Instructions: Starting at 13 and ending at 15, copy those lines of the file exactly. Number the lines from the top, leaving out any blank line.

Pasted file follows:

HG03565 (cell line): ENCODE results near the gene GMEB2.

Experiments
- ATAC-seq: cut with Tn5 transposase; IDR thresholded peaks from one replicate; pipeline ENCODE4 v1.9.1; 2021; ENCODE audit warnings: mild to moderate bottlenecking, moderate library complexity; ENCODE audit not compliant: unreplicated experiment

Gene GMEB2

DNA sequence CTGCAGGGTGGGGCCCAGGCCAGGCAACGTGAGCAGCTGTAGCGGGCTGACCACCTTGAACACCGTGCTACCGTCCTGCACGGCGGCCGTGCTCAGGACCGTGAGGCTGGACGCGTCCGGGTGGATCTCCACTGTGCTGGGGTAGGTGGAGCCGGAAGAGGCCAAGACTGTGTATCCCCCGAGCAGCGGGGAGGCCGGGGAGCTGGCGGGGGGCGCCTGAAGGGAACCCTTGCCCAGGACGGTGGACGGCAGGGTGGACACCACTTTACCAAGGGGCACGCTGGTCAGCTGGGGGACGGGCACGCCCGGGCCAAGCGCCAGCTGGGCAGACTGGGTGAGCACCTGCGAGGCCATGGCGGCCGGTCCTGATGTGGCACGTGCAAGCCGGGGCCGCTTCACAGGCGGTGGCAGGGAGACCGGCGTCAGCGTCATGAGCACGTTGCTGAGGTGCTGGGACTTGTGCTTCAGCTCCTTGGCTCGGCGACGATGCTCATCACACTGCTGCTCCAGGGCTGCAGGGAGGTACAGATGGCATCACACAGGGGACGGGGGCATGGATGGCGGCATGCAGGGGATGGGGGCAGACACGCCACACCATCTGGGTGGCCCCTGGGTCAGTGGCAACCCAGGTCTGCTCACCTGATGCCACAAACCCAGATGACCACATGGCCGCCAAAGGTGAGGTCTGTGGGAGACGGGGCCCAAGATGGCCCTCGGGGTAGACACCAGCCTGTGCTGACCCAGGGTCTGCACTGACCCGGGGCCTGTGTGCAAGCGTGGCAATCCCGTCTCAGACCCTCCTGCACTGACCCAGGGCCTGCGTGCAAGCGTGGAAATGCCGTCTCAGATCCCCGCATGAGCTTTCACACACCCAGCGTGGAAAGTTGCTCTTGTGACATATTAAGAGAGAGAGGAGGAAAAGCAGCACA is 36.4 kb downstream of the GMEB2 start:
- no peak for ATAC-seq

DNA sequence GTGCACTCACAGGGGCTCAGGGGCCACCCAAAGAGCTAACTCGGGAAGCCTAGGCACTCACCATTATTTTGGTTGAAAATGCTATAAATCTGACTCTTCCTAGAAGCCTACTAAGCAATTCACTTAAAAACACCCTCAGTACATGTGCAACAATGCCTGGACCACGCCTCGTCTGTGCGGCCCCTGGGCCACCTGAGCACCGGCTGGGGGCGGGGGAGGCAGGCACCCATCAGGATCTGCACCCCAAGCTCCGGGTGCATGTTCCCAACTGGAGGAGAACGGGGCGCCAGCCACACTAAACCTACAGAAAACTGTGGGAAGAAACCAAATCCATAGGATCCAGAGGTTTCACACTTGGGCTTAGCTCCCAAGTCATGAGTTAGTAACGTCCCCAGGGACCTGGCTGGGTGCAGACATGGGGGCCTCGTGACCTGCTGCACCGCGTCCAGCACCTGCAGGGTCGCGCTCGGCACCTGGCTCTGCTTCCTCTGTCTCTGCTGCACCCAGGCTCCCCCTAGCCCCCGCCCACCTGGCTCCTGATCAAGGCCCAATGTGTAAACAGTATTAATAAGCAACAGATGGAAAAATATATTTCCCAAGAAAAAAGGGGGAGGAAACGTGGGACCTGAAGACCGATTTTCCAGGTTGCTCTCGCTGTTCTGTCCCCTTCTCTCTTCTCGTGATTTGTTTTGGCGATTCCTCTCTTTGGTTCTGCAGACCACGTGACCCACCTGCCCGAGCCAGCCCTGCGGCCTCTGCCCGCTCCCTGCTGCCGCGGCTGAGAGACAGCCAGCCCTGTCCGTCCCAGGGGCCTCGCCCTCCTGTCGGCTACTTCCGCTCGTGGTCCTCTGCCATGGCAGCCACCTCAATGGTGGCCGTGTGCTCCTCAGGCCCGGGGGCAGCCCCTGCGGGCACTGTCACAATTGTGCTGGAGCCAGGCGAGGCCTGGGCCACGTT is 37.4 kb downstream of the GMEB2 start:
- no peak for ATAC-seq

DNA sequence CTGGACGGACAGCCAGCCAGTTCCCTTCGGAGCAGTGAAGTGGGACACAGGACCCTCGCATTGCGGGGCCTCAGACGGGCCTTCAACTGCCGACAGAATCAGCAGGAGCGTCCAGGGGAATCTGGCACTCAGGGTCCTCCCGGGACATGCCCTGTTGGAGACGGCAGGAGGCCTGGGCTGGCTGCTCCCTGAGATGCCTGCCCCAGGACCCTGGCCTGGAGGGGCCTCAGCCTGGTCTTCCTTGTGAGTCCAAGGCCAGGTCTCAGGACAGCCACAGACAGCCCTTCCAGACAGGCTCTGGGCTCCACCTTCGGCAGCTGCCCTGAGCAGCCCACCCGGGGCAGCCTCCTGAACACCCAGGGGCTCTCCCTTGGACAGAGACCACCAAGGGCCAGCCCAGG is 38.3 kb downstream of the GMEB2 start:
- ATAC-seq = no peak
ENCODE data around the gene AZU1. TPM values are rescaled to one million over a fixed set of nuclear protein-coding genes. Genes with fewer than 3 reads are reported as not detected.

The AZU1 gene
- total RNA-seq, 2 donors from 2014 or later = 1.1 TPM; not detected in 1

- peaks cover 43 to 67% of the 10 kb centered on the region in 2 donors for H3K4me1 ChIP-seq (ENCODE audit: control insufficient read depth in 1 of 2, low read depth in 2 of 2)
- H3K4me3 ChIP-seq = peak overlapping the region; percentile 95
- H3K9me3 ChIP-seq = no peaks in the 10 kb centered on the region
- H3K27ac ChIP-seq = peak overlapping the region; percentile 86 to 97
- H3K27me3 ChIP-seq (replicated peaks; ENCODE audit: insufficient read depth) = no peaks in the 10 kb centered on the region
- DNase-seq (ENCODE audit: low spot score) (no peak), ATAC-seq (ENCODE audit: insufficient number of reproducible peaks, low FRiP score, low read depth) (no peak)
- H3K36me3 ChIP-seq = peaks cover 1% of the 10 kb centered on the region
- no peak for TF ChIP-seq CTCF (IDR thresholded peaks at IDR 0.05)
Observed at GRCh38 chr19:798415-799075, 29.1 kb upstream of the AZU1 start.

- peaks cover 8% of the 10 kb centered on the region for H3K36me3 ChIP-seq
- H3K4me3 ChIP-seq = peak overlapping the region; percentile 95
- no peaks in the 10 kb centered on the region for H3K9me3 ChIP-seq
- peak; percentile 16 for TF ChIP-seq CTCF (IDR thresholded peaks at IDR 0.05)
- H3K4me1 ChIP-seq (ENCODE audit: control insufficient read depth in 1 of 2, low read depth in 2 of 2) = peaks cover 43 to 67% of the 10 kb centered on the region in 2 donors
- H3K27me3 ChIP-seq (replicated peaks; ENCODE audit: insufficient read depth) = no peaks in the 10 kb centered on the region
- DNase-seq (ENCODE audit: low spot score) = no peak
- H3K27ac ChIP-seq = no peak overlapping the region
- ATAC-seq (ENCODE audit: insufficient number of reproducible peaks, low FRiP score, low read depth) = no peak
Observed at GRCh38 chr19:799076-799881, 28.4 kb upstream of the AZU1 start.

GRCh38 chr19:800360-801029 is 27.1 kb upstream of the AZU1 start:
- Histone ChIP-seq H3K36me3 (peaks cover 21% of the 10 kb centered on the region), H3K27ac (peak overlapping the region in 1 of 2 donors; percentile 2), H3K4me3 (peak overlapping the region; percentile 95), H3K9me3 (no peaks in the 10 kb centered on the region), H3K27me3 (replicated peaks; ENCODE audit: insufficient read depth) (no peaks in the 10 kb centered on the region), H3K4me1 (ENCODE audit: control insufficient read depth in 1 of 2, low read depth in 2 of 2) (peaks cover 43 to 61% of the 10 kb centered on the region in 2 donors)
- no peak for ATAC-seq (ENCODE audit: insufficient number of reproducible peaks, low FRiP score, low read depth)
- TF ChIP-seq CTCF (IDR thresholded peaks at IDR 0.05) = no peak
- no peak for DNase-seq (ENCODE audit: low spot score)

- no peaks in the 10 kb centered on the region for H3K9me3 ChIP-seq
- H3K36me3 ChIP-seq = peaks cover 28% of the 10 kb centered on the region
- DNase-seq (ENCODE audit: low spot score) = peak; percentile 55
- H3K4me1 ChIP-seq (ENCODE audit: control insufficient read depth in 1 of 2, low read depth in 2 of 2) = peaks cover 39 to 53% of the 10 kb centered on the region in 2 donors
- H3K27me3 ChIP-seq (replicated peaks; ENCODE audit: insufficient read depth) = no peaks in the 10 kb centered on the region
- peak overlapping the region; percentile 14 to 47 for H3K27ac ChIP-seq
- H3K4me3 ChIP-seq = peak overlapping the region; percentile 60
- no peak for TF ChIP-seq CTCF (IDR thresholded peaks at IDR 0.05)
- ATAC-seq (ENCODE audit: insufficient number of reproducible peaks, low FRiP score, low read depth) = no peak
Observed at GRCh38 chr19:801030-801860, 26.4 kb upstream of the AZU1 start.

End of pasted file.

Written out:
- total RNA-seq, 2 donors from 2014 or later = 1.1 TPM; not detected in 1

- peaks cover 43 to 67% of the 10 kb centered on the region in 2 donors for H3K4me1 ChIP-seq (ENCODE audit: control insufficient read depth in 1 of 2, low read depth in 2 of 2)
- H3K4me3 ChIP-seq = peak overlapping the region; percentile 95